•Raccoons can be a major nuisance in and around your home and property•
Capable of tearing their way into your home or crawl space, raccoons commonly live in and around neighborhoods. Generally considered solitary, raccoons frequently engage in sex-specific social behavior and share living areas. Though usually nocturnal, raccoons will occasionally be active during the day depending on the availability of food.
Raccoons are omnivores meaning that they eat both animal and plant material. Their diet naturally consists of a variety of invertebrates (insects, worms, crayfish, etc.) and small vertebrates (mice, rats, birds, frogs, snakes, etc.) along with a wide assortment of plant material. However, in urban and suburban areas their diet will also include food products left in the trash, food left out for domesticated animals and more.
•Females typically give birth to 2-5 young, called “kits” between late winter and late spring•
She will leave her kits in their den while she forages for food returning to feed them her milk. Young raccoons will sometimes cry, a high pitched trilling sound that many people describe as similar to “birds chirping.” Once old enough to move around, the kits will begin to follow their mother from the den site to forage for food with her. Young raccoons typically stay with their mothers until the fall.
Not a particularly aggressive species, opossum are known for playing dead when threatened. Virginia Opossums are North America’s only native marsupial, meaning that female Opossums carry their young, call “joeys” in a pouch on their abdomen.
•Virginia Opossums are commonly found in and around homes and are remarkably adaptable•
The breeding season for opossums is long, starting as early as December and ending as late as October. As the joeys mature they will eventually outgrow their mothers pouch and climb onto her back; the young opossums only stay with their mothers for approximately 4 to 5 months. Virginia Opossums are opportunistic omnivores, meaning they will eat anything they can find and that looks edible, including, insects, mice, rats, snakes, pet food, garbage and rotten fruit.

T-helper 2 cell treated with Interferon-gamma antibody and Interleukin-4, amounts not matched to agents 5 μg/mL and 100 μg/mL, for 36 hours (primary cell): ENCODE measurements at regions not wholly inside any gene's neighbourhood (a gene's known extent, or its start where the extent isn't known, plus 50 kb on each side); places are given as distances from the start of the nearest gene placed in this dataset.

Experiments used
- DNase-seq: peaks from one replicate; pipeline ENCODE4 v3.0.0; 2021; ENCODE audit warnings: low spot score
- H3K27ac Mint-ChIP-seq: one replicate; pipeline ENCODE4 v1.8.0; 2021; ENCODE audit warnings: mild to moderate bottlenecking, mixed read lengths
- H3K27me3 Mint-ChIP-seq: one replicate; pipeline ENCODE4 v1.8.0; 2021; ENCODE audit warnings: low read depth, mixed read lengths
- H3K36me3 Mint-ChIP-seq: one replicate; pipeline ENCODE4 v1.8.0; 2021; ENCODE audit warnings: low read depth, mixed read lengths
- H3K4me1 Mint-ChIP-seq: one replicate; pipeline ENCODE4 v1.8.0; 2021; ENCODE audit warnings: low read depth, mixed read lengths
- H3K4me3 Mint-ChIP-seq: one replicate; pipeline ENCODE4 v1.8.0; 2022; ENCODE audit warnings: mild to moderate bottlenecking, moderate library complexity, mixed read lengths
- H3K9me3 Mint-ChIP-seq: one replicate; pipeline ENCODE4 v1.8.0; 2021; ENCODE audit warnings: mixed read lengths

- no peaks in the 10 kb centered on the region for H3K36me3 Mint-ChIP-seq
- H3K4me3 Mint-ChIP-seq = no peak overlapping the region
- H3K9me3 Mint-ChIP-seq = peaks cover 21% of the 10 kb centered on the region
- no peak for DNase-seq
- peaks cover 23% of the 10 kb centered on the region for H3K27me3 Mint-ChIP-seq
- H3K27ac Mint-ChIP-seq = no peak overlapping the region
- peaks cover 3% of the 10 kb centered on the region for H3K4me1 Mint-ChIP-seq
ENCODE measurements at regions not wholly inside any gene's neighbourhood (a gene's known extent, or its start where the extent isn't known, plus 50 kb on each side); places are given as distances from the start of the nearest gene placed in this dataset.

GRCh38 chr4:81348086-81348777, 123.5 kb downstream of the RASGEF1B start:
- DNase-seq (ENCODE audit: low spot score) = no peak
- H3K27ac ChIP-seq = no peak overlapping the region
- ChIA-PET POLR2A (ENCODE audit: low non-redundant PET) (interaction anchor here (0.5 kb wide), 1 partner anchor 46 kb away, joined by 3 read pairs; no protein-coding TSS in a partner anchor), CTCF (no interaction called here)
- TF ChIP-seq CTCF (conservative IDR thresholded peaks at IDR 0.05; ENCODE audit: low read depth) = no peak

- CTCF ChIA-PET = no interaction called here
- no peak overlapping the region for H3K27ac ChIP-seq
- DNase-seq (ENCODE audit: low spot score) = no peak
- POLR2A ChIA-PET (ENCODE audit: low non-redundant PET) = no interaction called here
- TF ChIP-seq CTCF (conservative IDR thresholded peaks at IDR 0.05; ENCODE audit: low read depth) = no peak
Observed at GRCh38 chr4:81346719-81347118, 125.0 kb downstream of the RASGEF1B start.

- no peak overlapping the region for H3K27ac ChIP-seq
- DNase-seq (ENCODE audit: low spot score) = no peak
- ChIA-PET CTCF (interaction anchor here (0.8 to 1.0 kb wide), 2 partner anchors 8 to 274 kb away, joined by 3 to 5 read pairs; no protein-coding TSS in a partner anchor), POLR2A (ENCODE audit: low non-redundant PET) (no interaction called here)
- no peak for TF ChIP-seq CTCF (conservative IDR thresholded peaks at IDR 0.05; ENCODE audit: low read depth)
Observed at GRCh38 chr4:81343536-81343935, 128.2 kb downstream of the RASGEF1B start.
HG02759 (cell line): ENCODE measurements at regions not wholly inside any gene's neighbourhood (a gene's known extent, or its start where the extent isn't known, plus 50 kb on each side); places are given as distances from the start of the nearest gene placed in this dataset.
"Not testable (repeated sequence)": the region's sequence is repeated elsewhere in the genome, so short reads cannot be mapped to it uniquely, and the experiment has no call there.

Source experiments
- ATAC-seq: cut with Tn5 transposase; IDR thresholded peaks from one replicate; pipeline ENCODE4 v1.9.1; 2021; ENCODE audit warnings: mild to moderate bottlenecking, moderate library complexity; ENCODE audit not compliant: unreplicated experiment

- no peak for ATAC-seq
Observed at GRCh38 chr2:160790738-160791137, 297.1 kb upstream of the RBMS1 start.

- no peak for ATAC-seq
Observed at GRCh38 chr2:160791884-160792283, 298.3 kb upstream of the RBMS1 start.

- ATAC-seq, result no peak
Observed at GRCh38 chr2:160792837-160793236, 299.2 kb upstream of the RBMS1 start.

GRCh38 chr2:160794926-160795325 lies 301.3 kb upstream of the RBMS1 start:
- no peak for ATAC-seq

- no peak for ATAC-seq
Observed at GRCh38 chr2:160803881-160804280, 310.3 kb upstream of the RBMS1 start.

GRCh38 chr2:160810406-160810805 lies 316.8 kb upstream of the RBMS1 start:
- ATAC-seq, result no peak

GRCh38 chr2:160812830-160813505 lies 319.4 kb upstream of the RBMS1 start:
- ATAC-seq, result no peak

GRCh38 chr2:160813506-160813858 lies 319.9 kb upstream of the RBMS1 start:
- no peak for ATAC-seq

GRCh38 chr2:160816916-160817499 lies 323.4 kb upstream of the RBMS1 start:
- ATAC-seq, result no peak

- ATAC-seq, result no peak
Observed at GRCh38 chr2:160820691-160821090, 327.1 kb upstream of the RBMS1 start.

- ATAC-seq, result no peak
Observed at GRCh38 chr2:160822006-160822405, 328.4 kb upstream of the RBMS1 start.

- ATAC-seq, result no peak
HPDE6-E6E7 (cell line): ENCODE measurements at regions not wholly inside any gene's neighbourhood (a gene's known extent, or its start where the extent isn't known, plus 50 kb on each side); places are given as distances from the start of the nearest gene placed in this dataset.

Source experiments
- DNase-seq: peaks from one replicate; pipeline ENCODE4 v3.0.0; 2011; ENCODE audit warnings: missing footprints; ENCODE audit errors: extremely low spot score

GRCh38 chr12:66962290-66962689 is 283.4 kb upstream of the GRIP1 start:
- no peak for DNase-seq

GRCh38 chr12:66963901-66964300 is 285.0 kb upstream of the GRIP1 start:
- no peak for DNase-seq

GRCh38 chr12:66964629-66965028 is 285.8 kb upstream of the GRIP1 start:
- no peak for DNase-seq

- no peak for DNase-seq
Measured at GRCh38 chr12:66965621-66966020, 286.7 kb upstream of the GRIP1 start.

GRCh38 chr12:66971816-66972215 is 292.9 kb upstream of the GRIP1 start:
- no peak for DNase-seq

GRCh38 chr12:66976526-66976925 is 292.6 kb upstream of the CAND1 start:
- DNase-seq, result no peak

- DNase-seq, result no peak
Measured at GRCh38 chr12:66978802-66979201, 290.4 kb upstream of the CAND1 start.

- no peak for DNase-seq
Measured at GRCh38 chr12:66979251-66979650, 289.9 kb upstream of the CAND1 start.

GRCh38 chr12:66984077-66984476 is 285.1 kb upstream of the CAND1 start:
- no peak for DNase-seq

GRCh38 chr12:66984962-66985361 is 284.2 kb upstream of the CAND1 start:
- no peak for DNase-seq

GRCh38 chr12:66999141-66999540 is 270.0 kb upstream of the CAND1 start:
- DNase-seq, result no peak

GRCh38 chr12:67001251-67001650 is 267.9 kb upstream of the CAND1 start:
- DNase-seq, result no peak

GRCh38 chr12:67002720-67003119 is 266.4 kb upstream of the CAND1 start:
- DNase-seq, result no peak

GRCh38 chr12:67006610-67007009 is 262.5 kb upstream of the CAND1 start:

•Squirrels commonly nest in the attics and walls of houses and other buildings•
There are two common squirrel species in the greater Houston Metropolitan Area, the Eastern Gray Squirrel and the Fox Squirrel. These squirrels are both crepuscular meaning they are most active early in the morning and later in the day. If they have begun nesting in your attic, you will typically only hear them scampering around shortly after dawn, before dusk and sporadically throughout the day; if you year scampering at night, you more likely have mice or rats.
•Squirrels will gnaw on everything once in an attic or wall, including elecrical wires and plumbing•
Squirrels are mostly herbivores, eating tree bark, buds, berries, seeds and a variety of nuts. Squirrels will store food for the winter in a cache. These caches can be located everywhere and squirrels create countless caches. Naturally, squirrels build nests known as a “drey” high in the trees. The tightly packed drey is made of dry leaves and twigs. Squirrels will share nests during the breeding season and also to keep warm; Squirrels will also build their nest in attics and the walls of homes.
•Rats can be some of the most destructive and damaging animals that can live in your home•
There are several different species of rats that live in the greater Houston Metropolitan Area, but the two most common to infest your home and property are the Roof Rat and the Norway Rat. These rats are both nocturnal (active at night) and prolific breeders. You will typically hear them scampering around shortly after sun down and sporadically throughout the night until dawn; if you year scampering during the day, it is more likely that you have squirrels.
The Roof Rat and Norway Rat are both non-native species and have spread across the planet along with human populations. Both species of rat are omnivores (eating both plants and animals) and will readily adapt to different food sources; however, the Roof Rat shows a preference for fruits and nuts, while the Norway Rat shows a preferences for cereals and grains.
•Rats reproduce at an extraordinary rate and can infest your home quickly•
The Roof Rat and Norway Rat are prodigious breeders and will reproduce year round; reproductive peaks are in early spring and late summer. Gestation for both species last approximately 21-23 days and litter sizes range from 7-14 young. The Norway Rat young reach sexual maturity at about 5 weeks of age, while Roof Rats take approximately 12 weeks to reach adulthood. A single Norway Rat female can easily have more than 100 young in a single year; a single Roof Rat female may produce as many as 80 young in a year.
Other Wildlife Problems We Solve: Flying Squirrels, Mice, Gophers, Moles, Armadillos, Skunks, Bats, Beaver, Nutria, Birds, and Snakes